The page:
Southern Co. unit Georgia Power informed state regulators that it plans to go ahead with its work at the Vogtle nuclear plant, despite costs running as high as $25 billion and the recent abandonment of similar projects by other utilities.
Georgia Power reported Thursday that it told the Georgia Public Service Commission that work will continue on the expansion at the Vogtle plant near Augusta. The utility is building units 3 and 4 there and has already spent more than $4 billion of its own capital on the project and expects to eventually spend more than $8 billion, according to reports.
The rare good news for nuclear power proponents in the U.S. comes after a rush of negative developments in recent months. Reactor building Westinghouse filed for bankruptcy while Santee Cooper and Duke Energy both announced they were ceasing work on the V.C. Summer and William States Lee nuclear projects, respectively.
“Completing the Vogtle 3 & 4 expansion will enable us to continue delivering clean, safe, affordable and reliable energy to millions of Georgians, both today and in the future,” said Paul Bowers, chairman, president and CEO of Georgia Power, in a statement. “The two new units at Plant Vogtle will be in service for 60 to 80 years and will add another low-cost, carbon-free energy source to our already diverse fuel mix.”
Georgia Power expects Vogtle Unit 3 will reach commercial operation in November 2021 and Unit 4 in November 2022.
In July, Georgia Power finalized a new service agreement with Westinghouse for the Vogtle nuclear expansion—the first new nuclear units to be built in the United States in more than 30 years. Previously, Westinghouse, the developer of the AP1000 nuclear technology being used by the new units, served as the primary contractor with oversight and responsibility for all construction activities.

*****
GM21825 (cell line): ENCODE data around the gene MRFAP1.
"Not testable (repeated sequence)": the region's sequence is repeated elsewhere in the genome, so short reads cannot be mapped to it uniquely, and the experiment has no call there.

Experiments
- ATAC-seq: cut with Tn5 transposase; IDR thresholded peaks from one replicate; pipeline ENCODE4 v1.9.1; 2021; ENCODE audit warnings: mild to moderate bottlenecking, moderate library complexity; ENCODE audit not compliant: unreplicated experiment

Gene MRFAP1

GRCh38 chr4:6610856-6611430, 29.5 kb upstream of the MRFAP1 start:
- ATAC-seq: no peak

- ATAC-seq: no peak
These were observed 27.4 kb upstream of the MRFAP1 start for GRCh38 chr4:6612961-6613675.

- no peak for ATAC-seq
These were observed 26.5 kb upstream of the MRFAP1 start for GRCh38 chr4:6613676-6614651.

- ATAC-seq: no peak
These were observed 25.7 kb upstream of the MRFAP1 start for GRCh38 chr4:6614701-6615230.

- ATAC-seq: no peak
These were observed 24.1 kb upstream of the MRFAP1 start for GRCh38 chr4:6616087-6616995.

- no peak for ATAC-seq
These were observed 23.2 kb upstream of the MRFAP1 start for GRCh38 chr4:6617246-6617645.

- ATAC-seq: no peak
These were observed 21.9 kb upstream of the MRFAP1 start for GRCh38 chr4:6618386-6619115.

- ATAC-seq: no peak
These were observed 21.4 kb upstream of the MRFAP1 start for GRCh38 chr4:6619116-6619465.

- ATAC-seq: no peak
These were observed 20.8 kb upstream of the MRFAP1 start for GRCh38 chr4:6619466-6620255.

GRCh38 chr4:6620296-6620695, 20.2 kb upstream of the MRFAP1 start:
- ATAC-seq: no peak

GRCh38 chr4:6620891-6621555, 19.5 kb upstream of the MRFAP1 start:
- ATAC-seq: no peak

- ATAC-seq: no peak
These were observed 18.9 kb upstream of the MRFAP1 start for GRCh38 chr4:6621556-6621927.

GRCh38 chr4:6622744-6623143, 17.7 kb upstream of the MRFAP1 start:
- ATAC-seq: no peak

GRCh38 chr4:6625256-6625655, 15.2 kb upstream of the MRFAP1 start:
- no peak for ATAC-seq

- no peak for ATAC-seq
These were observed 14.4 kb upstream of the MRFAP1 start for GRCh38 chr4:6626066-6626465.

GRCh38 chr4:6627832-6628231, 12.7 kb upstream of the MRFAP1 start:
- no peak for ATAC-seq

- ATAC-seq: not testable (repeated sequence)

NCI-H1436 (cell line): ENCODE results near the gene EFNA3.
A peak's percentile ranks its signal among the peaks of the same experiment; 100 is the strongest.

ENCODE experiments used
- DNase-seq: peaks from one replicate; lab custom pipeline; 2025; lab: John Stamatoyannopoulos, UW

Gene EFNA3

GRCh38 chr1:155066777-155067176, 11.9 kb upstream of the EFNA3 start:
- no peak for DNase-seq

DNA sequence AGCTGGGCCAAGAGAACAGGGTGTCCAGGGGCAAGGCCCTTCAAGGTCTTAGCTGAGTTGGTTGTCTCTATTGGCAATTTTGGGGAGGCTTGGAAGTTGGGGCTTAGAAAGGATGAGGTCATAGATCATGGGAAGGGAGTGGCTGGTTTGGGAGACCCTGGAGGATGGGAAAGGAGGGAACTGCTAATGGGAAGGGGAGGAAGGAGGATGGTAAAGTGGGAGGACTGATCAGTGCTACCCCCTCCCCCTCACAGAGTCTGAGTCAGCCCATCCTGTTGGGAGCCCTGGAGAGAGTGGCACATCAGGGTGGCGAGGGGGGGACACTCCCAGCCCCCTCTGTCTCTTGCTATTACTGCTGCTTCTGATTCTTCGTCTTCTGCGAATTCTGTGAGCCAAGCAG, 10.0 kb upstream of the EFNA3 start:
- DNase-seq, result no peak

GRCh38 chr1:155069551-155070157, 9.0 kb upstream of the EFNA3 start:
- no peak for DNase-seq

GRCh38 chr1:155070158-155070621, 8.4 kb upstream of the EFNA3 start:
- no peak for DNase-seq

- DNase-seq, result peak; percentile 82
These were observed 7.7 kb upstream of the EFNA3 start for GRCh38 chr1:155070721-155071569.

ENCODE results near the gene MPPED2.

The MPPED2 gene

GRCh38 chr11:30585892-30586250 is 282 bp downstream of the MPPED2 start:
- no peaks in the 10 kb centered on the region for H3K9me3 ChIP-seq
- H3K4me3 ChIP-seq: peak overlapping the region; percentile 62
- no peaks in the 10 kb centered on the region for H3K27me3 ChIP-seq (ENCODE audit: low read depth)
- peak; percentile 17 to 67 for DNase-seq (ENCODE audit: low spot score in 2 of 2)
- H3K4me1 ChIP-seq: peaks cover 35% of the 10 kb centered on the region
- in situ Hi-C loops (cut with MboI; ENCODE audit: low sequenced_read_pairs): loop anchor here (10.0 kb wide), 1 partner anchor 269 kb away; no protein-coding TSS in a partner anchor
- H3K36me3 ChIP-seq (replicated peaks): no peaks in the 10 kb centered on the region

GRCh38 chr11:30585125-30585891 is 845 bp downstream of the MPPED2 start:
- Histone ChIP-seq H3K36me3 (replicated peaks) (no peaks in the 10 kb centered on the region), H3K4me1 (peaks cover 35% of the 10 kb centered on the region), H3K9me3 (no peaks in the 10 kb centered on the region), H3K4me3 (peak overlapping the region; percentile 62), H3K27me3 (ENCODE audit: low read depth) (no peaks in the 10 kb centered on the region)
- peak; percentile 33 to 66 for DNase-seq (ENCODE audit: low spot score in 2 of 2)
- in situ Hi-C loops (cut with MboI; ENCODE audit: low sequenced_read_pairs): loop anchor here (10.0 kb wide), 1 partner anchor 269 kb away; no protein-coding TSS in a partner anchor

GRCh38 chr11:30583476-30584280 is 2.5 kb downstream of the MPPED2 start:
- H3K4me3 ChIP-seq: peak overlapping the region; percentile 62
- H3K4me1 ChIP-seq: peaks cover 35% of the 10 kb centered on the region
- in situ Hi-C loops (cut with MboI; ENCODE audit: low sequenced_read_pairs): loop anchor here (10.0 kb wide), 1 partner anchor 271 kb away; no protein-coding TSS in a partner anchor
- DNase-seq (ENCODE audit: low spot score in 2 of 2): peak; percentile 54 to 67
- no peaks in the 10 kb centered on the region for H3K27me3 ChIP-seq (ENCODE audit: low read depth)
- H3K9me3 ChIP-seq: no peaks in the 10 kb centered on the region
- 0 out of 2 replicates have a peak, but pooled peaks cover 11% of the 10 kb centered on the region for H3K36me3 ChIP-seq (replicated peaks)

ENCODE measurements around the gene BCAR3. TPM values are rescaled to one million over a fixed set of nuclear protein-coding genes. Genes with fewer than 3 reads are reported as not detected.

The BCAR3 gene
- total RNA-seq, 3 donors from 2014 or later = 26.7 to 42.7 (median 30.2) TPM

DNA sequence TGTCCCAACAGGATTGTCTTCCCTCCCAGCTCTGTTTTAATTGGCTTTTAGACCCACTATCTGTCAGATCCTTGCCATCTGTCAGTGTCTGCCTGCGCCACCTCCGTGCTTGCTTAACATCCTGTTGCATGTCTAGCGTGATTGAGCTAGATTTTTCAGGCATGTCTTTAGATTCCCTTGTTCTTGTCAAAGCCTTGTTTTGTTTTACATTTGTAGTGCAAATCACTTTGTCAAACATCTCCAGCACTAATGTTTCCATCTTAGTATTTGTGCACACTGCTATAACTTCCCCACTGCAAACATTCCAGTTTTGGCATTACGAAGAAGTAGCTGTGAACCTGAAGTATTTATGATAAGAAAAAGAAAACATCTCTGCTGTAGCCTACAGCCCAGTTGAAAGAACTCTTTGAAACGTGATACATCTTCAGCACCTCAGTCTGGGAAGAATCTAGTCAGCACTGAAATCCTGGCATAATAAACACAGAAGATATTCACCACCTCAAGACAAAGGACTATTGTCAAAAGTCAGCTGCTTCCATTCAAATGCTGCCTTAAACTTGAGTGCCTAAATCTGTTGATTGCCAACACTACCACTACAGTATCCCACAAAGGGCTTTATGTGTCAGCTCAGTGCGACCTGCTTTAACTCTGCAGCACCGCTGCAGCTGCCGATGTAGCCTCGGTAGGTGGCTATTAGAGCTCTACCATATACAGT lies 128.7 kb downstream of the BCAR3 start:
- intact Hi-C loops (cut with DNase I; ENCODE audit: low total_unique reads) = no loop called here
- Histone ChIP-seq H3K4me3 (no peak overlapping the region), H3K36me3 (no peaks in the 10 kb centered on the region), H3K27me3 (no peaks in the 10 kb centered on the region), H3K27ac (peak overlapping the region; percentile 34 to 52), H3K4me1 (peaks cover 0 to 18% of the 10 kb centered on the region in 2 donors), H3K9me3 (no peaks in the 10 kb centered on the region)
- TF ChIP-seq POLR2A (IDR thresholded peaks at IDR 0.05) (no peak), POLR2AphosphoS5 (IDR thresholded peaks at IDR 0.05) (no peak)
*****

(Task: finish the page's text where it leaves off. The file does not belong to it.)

Under the new service agreement, approved by the U.S. Department of Energy on July 27, Southern Nuclear (the Southern Company subsidiary which operates the existing units at Plant Vogtle) will oversee construction activities at the site.
Following the Westinghouse bankruptcy filing on March 29, construction momentum has continued uninterrupted. Over the last 30 days alone, progress includes new concrete placement within the Unit 3 shield building and nuclear island, placement of structural steel for the Unit 4 annex building and the first of four 85,000-pound accumulator tanks for the new units within the Unit 3 containment vessel.
Earlier this month, Duke Energy Carolinas asked regulators for cost recovery and a way out of its proposed William States Lee III Nuclear Generating Station. The Charlotte, North Carolina-based unit of Duke Energy can’t cancel the new nuclear project all on its own, so it filed a proposal with regulators Friday specifically to cancel it.
Duke Energy Carolinas seeks to make up a minimum of $368 million in pre-construction costs, likely from raising rates on customers, according to the Charlotte Business Journal. If regulators agree to the plan, Duke would spread out its cost recovery over 12 years.
Duke Carolinas has planned the new nuclear plant since 2005, and chose Gaffney, South Carolina as the construction site the following year.
In July, South Carolina Electric & Gas Co. (SCE&G), a unit of SCANA Corp., and state-owned Santee Cooper announced they were ceasing construction of the two new nuclear units at the V.C. Summer Nuclear Station in Jenkinsville, S.C.